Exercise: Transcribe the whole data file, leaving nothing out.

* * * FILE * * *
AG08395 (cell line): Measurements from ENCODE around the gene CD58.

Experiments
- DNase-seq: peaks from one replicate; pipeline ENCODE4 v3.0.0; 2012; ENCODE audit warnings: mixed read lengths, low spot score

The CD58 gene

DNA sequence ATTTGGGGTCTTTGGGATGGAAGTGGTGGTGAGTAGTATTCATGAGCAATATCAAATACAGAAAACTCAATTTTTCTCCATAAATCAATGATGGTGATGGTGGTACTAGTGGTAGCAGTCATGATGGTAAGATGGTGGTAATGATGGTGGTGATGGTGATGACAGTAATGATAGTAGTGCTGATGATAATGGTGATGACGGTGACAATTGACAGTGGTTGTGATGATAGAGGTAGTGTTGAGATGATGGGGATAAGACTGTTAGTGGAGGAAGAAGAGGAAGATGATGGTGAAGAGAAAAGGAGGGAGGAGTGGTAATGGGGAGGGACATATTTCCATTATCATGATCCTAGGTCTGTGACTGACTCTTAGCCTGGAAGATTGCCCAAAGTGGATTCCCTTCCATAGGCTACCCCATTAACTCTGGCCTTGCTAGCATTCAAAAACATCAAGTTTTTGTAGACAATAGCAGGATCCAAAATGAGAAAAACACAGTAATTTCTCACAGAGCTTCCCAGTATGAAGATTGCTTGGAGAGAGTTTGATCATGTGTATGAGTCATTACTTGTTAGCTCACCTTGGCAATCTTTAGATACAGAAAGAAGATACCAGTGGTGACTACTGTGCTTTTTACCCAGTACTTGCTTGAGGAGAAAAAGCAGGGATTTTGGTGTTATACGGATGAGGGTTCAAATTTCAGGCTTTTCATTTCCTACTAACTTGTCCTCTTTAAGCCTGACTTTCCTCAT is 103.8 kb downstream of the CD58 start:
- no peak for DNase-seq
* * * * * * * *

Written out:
AG08395 (cell line): Measurements from ENCODE around the gene CD58.

Experiments
- DNase-seq: peaks from one replicate; pipeline ENCODE4 v3.0.0; 2012; ENCODE audit warnings: mixed read lengths, low spot score

The CD58 gene

DNA sequence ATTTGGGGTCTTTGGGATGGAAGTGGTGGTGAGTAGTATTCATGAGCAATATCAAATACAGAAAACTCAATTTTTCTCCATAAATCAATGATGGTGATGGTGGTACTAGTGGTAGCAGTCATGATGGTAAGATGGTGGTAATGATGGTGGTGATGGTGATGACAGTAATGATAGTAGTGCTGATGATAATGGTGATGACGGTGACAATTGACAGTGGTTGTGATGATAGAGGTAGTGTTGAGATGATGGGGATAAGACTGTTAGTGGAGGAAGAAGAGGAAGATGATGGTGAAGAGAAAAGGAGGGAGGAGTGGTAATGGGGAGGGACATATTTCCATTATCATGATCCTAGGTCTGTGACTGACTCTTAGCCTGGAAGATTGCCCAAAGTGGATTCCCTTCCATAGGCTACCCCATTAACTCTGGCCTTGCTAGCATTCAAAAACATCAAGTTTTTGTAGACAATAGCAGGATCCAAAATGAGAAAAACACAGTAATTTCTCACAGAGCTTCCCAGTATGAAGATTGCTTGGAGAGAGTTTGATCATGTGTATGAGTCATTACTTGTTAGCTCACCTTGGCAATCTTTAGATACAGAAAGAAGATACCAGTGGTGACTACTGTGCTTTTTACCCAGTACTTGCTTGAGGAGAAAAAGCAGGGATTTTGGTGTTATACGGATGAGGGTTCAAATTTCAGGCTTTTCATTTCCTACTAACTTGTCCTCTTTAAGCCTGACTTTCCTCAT is 103.8 kb downstream of the CD58 start:
- no peak for DNase-seq